Ever since he punched Hitler in the face 75 years ago, Captain America has been a political character. Many times he’s walked away from the government, and reminded people that he works for America as a whole, not just its government. So when he does exactly that, it’s kind of amazing that people still get so outraged by it.
Conservative commenters have been in a tizzy about those gosh-darn comic books again this last week, following the release of Nick Spencer and Daniel Acuña’s Sam Wilson: Captain America #1. The issue sees Captain America cut ties with both SHIELD and the U.S. government to stand up for the average American citizen. In the comic, it leads to a backlash of people deriding Sam as “not their Captain America,” or with oft-repeated heckles of “Captain Socialism.” The same occurred in our own world, when conservative media painted the comic as an attack on conservatives by the liberal agenda:
Part of this is down to the bristling idea that superhero comics shouldn’t—and, bizarrely enough, can’t—feature commentary on current social issues. That, to some people, superhero comics are meant to be for young kids, and because they deal with people in spandex punching people in spandex, they should be sequestered off in a land of magic pixie dust, not rooted in our own world.
And Sam Wilson: Captain America #1 does still sugarcoat its message slightly by having its anti-immigration villains not be normal people, but a group of hood-wearing mooks called the Sons of the Serpent. But it does at least attempt to tackle the role of Captain America in a world like the contemporary U.S. It’d be ridiculous for it not to, especially now that it’s a role filled by Sam Wilson—a man with a very different upbringing and background to Steve Rogers. As Sam ponders to himself, he feels a need to take a stand on behalf of people, to fight for what he believes in.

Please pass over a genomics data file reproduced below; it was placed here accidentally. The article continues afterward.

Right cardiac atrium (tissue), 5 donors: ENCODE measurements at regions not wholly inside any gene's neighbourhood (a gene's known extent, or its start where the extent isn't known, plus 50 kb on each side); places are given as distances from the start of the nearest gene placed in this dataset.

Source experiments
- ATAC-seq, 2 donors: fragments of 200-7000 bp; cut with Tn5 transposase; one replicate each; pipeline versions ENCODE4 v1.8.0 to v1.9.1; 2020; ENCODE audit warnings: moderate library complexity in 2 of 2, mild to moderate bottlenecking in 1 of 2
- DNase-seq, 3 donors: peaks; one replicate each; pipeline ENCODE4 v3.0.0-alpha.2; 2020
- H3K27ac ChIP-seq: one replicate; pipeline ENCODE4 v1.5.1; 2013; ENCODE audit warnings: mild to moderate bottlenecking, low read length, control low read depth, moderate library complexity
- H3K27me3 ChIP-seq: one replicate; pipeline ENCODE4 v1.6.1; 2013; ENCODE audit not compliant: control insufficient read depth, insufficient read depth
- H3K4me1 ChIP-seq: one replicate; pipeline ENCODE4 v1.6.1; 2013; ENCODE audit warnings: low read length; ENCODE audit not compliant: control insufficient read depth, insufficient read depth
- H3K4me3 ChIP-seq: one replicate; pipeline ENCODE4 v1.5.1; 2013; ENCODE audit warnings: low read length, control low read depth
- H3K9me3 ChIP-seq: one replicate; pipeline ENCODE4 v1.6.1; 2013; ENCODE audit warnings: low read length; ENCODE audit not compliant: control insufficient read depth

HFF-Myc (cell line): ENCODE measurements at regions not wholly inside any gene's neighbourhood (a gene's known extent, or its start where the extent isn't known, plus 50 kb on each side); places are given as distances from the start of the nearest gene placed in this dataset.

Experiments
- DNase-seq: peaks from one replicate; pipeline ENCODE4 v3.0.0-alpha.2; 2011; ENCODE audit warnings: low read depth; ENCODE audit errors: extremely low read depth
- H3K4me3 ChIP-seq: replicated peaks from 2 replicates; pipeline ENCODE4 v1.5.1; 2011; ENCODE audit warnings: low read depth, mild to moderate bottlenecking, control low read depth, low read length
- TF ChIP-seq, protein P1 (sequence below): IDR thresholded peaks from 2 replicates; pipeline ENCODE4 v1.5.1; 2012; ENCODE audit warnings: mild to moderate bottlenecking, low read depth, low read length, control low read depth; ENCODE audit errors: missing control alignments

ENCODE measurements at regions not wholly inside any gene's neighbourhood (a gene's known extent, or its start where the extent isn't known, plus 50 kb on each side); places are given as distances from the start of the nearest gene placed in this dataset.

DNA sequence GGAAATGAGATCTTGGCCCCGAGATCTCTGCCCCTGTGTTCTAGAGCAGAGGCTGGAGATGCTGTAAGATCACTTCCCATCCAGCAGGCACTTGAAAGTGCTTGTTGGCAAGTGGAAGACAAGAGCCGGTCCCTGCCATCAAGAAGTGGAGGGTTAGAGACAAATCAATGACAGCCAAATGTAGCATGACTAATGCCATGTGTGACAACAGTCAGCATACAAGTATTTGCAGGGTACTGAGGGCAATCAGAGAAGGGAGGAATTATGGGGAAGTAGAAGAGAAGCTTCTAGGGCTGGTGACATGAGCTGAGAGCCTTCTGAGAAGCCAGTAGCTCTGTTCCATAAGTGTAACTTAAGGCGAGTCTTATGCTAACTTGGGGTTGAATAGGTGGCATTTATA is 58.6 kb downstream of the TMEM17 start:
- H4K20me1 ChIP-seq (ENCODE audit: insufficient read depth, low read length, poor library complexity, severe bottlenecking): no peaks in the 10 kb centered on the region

Is it political? Of course it is. It’s what Captain America as a character has been like since his creation. Like I mentioned, in his first appearance, he punched a goddamn fascist in the face. From then on, it’s been the same: In Civil War, he stands up for personal freedoms over government regulation. Hell, in the ‘70s, he discovered that Richard Nixon—or at least, an incredibly thick implication that it was Nixon—was the head of a secret cabal trying to take over America. The character has been inherently political since his creation, and always will be. It’s not some newfangled thing cooked up by those kooky creative liberals working in comics today: that’s just who Captain America is.
But the other part of it is an alleged shock that a dude running around calling himself Captain America and fighting for the little guy might have some left-leaning ideals. The main furor that burst forth this weekend over Sam Wilson: Captain America #1 has been very much from sites that Spencer and Acuña lampoon in the issue itself: That somehow, by choosing to not be a mouthpiece of the Government or SHIELD and stand solely for the American people, Sam is now “Anti-American.”.
It’s as legendary comics scribe Kurt Busiek mused on Twitter—should we really surprised that all these years later, Captain America acts like this?